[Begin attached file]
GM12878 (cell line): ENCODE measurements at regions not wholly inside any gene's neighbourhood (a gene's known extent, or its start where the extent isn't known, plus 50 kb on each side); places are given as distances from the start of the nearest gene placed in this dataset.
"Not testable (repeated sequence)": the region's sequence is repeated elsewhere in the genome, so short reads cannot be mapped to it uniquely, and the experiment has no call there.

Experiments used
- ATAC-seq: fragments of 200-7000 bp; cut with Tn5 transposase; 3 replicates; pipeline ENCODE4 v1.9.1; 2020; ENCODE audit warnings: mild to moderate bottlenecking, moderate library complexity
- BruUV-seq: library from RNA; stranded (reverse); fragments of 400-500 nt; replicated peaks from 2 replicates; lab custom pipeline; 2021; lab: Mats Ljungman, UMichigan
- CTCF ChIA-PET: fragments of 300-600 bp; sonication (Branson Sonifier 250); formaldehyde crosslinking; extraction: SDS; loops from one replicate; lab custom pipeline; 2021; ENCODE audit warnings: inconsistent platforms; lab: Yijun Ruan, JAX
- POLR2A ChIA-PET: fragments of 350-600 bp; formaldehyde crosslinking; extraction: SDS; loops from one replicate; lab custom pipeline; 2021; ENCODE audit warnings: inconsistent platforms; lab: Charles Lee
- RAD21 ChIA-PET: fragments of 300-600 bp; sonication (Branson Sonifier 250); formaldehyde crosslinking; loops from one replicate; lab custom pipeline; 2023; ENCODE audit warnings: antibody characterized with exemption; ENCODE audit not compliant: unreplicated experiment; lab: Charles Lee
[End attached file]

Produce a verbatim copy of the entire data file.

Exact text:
GM12878 (cell line): ENCODE measurements at regions not wholly inside any gene's neighbourhood (a gene's known extent, or its start where the extent isn't known, plus 50 kb on each side); places are given as distances from the start of the nearest gene placed in this dataset.
"Not testable (repeated sequence)": the region's sequence is repeated elsewhere in the genome, so short reads cannot be mapped to it uniquely, and the experiment has no call there.

Experiments used
- ATAC-seq: fragments of 200-7000 bp; cut with Tn5 transposase; 3 replicates; pipeline ENCODE4 v1.9.1; 2020; ENCODE audit warnings: mild to moderate bottlenecking, moderate library complexity
- BruUV-seq: library from RNA; stranded (reverse); fragments of 400-500 nt; replicated peaks from 2 replicates; lab custom pipeline; 2021; lab: Mats Ljungman, UMichigan
- CTCF ChIA-PET: fragments of 300-600 bp; sonication (Branson Sonifier 250); formaldehyde crosslinking; extraction: SDS; loops from one replicate; lab custom pipeline; 2021; ENCODE audit warnings: inconsistent platforms; lab: Yijun Ruan, JAX
- POLR2A ChIA-PET: fragments of 350-600 bp; formaldehyde crosslinking; extraction: SDS; loops from one replicate; lab custom pipeline; 2021; ENCODE audit warnings: inconsistent platforms; lab: Charles Lee
- RAD21 ChIA-PET: fragments of 300-600 bp; sonication (Branson Sonifier 250); formaldehyde crosslinking; loops from one replicate; lab custom pipeline; 2023; ENCODE audit warnings: antibody characterized with exemption; ENCODE audit not compliant: unreplicated experiment; lab: Charles Lee